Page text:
Rail safety flawed Rail crossing protections remain a concern

 

Report shows lack of inspection Railroad accidents are all to common in St. Landry Parish

 

On a hot August afternoon in 2001, Marian Kemp loaded her four young daughters into the family car for the trip home after a visit to the Bienville Parish Library in Arcadia.

Minutes later, Kitti Kemp, 5, was near death. Three-year-old Lillian Kemp's skull was crushed. Daughters Melanie Prud'Homme, 10, and LaShara James, 6, were seriously injured. And, Marian, 32, was clinging to life.

At 3:30 p.m. on that 100-degree, clear summer day, a Kansas City Southern Railway Co. train - powered by two locomotives, carrying 110 cars and traveling at least 35 mph - collided with the Ford Expedition Marian was driving.

The downtown Arcadia rail crossing had been newly equipped with flashing lights and safety gates - but they were left disabled at the railroad company's order, according to court records.

The (Shreveport) Times' investigation of federal train safety records reveals that's not the only time KCS or another rail carrier appears to have disabled a rail crossing warning system, leaving a crossing unprotected and drivers and their passengers vulnerable to a train/vehicle crash.

Federal Railroad Administration inspectors have discovered those and nearly 1,500 other flaws in safety equipment at statewide highway/rail crossings - including ones in Acadiana - between 1997 and 2007.

Few of those defects, even the most serious and blatant, resulted in punitive action to the responsible railroad. More often, the railroad involved simply was told to fix the problem but didn't have to report when it was corrected.

A majority of crossings in the state, including those involved in fatal accidents, weren't inspected by federal officials between 2003 and 2007. Many crossings haven't been inspected in more than 10 years.

That's because the railroad administration mainly relies on railroad companies to self-police when it comes to inspecting, testing and maintaining safety equipment at rail crossings nationwide, a practice that outrages crossing safety advocates and families of victims killed in train/vehicle crashes.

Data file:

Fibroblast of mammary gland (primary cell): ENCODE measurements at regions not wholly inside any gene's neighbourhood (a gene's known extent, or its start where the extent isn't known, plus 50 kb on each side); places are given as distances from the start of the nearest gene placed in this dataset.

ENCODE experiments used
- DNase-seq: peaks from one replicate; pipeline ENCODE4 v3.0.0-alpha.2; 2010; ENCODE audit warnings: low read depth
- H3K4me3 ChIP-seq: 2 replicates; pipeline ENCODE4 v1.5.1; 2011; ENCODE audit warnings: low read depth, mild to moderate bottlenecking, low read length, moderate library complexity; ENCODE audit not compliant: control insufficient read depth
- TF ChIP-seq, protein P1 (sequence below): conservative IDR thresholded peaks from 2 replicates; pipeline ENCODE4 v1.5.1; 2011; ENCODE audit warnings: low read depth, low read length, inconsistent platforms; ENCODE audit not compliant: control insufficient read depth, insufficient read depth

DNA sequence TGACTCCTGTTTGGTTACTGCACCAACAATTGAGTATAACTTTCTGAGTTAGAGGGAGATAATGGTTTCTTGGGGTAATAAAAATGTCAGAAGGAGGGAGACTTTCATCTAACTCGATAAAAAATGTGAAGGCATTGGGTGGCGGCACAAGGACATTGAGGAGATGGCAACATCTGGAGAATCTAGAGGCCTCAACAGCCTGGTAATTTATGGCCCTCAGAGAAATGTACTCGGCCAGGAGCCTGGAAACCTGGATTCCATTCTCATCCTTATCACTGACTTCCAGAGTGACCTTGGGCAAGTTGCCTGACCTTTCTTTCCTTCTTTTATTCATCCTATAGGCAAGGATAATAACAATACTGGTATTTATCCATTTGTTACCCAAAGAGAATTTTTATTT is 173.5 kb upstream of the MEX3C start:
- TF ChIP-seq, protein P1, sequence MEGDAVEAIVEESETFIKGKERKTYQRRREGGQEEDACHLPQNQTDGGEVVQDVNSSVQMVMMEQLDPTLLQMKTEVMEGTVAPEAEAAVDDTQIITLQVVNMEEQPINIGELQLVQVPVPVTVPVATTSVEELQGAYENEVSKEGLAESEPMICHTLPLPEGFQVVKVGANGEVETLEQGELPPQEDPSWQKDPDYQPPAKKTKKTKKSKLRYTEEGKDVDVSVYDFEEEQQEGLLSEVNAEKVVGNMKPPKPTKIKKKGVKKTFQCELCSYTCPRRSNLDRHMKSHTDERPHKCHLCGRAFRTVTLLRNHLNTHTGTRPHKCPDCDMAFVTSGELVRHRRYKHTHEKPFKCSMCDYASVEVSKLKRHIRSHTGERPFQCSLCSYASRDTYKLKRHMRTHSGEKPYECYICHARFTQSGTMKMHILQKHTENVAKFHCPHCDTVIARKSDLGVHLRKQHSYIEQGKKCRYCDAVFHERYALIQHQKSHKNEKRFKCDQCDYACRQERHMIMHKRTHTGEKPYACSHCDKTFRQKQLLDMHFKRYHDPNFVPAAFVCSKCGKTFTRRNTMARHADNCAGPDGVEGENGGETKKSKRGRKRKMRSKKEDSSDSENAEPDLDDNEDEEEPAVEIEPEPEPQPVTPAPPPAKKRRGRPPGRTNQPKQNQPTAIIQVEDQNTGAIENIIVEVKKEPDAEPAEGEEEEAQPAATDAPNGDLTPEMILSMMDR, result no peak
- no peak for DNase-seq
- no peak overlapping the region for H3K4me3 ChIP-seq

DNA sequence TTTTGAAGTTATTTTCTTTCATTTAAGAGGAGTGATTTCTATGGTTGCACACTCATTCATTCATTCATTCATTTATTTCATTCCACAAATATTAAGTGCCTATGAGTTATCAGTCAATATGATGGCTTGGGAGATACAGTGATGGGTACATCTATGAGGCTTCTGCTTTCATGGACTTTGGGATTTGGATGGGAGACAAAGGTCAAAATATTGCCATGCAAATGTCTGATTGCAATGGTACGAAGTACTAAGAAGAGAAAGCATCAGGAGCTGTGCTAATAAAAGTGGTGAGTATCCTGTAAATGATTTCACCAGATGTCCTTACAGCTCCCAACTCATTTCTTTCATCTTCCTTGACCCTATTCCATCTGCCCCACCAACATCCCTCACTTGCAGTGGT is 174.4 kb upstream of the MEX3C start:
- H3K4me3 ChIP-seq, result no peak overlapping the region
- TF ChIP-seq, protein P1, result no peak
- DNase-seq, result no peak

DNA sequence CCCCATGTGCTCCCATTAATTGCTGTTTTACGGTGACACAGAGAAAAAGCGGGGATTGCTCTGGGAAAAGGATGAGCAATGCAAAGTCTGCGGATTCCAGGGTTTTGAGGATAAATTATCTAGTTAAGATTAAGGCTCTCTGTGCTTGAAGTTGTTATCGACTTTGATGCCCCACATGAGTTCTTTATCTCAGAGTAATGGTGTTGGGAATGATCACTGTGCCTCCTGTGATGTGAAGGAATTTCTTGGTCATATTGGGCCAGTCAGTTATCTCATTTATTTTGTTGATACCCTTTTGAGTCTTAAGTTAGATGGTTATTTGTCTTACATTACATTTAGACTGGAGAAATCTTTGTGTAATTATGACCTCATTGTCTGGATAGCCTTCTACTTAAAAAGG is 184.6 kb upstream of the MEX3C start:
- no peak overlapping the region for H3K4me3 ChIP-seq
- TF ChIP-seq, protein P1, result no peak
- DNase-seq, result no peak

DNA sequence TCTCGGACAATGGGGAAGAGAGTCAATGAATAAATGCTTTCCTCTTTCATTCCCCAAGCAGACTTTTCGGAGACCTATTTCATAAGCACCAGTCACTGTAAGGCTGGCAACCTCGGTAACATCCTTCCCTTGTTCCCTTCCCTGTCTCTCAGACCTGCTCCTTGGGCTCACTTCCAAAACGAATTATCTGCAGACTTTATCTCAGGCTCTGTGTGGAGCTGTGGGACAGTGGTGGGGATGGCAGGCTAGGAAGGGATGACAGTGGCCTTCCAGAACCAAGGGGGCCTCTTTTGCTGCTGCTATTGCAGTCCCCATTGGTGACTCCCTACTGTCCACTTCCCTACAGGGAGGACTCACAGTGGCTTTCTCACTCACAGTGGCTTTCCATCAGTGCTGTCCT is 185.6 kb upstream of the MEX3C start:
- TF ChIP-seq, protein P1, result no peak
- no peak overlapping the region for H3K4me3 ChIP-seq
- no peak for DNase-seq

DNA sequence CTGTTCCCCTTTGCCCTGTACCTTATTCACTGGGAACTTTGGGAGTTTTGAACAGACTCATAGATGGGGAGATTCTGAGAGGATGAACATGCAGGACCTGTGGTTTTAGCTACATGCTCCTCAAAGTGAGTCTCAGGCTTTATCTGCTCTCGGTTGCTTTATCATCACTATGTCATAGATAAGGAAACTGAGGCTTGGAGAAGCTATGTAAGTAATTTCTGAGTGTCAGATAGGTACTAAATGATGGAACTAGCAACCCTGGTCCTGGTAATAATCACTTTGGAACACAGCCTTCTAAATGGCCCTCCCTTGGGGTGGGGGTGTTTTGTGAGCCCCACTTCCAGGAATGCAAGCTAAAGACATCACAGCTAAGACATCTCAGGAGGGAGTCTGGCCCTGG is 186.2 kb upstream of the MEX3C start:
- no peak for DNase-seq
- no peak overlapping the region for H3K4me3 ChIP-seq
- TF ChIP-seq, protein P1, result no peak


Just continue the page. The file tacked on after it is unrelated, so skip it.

"That's kind of like the fox watching the hen house," said state Rep. Robert Johnson, D-Marksville, who had a friend involved in a crash. Johnson authored a law passed during the 2008 Legislature that created a statewide program authorizing as many as six workers to inspect railroad facilities and paperwork.

KCS declined to comment on the Arcadia crash or respond to other questions. There are no federal records indicating any wrongdoing or action taken against the rail carrier as a result of the Arcadia crash.

However, other railroad representatives contacted said guaranteeing the safety of workers and the public is a preeminent concern. Rail companies regularly provide compliance reports to the railroad administration and their rail crossings are subject to federal inspection at any time, they said.

"Safety is a top priority for Union Pacific," wrote Union Pacific Railway spokeswoman Raquel Espinoza-Williams in an e-mail response. "All UP employees share in the responsibility of operating a safe and efficient railroad."

Federal officials insist rail crossing safety is ensured through an effective inspection program and efforts to secure rail carrier cooperation. They underscore, however, the inspections are just one part of a multifaceted approach - enforcement, education and engineering - jointly shared by other regulatory agencies, railroads and citizens themselves.

"Given the resources allocated for this purpose and given the total number of accident incidents, we believe our regulatory oversight contributes responsibly to the overall level of safety," railroad administration spokesman Warren Flatau said. "However, one collision or fatality is one too many and that underscores the need for a multifacility approach."

Federal records analyzed

The Times reviewed hundreds of federal inspection records and other documents related to Louisiana rail crossings from 1997 to 2007. The analysis included all inspections furnished by the Federal Railroad Administration through a Freedom of Information Act request. Those records were provided as electronic photocopies, which were downloaded and put into a Microsoft Access database and analyzed.

They showed:

At least 1,473 defects, from burned-out light bulbs to poor maintenance of flashing lights units, warning system failure or malfunction, and more, found at statewide crossings with active warning systems.

Despite such violations as failing to report warning system failures and disabling safety equipment without warning highway drivers, few railroads were penalized by federal inspectors for their actions.

Eight of 10 rail crossings involved in some of the area's most recent fatal accidents were not inspected by federal officials in at least 11 years. Those include the Ruston crossing at which 19-year-old Hannah McFarland, Miss Minden, was killed in June 2007.

Between 2000 and 2007, warning systems at statewide crossings failed to properly activate in at least 179 instances when a train passed through. Some of those crossings, such as one near Blanchard, had multiple activation failures.

At least 112 times railroad companies failed to file required paperwork, perform mandatory tests, or fulfill other federal records and reporting requirements.

Flashing lights that weren't visible to drivers or poorly maintained lights whose effectiveness, as a result, was questionable were among the most commonly cited defects. Other frequent defects included a component in the warning system that caused failure or malfunction, warning system plans that were not accurate or posted at the crossing as required, and signs that were not in good condition.

Railroads vs. citizens